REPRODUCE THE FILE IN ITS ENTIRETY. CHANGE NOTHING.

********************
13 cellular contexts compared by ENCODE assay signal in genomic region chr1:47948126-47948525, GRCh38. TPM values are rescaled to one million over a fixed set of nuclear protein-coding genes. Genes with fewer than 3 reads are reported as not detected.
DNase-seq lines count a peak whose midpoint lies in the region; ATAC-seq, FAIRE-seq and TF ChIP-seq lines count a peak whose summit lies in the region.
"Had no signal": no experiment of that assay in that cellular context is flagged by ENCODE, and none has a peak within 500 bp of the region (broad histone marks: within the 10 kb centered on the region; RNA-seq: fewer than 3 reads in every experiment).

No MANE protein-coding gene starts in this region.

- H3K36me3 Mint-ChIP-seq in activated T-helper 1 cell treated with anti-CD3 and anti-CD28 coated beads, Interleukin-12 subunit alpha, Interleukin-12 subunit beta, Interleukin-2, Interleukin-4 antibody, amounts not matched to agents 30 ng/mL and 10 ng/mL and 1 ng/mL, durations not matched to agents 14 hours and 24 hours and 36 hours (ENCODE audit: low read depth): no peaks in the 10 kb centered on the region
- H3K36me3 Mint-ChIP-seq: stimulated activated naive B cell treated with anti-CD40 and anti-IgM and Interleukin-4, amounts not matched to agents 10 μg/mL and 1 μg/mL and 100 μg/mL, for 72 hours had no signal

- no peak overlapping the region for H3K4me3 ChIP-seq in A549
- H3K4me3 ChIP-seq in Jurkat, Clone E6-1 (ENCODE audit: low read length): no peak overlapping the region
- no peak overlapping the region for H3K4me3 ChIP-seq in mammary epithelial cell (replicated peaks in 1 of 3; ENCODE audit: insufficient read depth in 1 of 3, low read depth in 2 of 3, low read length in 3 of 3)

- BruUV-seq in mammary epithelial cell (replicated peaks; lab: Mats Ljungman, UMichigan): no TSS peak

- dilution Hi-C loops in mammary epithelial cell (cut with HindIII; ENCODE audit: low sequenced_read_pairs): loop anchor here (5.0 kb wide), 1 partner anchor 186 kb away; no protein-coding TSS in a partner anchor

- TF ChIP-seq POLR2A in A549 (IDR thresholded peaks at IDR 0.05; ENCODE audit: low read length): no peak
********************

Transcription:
13 cellular contexts compared by ENCODE assay signal in genomic region chr1:47948126-47948525, GRCh38. TPM values are rescaled to one million over a fixed set of nuclear protein-coding genes. Genes with fewer than 3 reads are reported as not detected.
DNase-seq lines count a peak whose midpoint lies in the region; ATAC-seq, FAIRE-seq and TF ChIP-seq lines count a peak whose summit lies in the region.
"Had no signal": no experiment of that assay in that cellular context is flagged by ENCODE, and none has a peak within 500 bp of the region (broad histone marks: within the 10 kb centered on the region; RNA-seq: fewer than 3 reads in every experiment).

No MANE protein-coding gene starts in this region.

- H3K36me3 Mint-ChIP-seq in activated T-helper 1 cell treated with anti-CD3 and anti-CD28 coated beads, Interleukin-12 subunit alpha, Interleukin-12 subunit beta, Interleukin-2, Interleukin-4 antibody, amounts not matched to agents 30 ng/mL and 10 ng/mL and 1 ng/mL, durations not matched to agents 14 hours and 24 hours and 36 hours (ENCODE audit: low read depth): no peaks in the 10 kb centered on the region
- H3K36me3 Mint-ChIP-seq: stimulated activated naive B cell treated with anti-CD40 and anti-IgM and Interleukin-4, amounts not matched to agents 10 μg/mL and 1 μg/mL and 100 μg/mL, for 72 hours had no signal

- no peak overlapping the region for H3K4me3 ChIP-seq in A549
- H3K4me3 ChIP-seq in Jurkat, Clone E6-1 (ENCODE audit: low read length): no peak overlapping the region
- no peak overlapping the region for H3K4me3 ChIP-seq in mammary epithelial cell (replicated peaks in 1 of 3; ENCODE audit: insufficient read depth in 1 of 3, low read depth in 2 of 3, low read length in 3 of 3)

- BruUV-seq in mammary epithelial cell (replicated peaks; lab: Mats Ljungman, UMichigan): no TSS peak

- dilution Hi-C loops in mammary epithelial cell (cut with HindIII; ENCODE audit: low sequenced_read_pairs): loop anchor here (5.0 kb wide), 1 partner anchor 186 kb away; no protein-coding TSS in a partner anchor

- TF ChIP-seq POLR2A in A549 (IDR thresholded peaks at IDR 0.05; ENCODE audit: low read length): no peak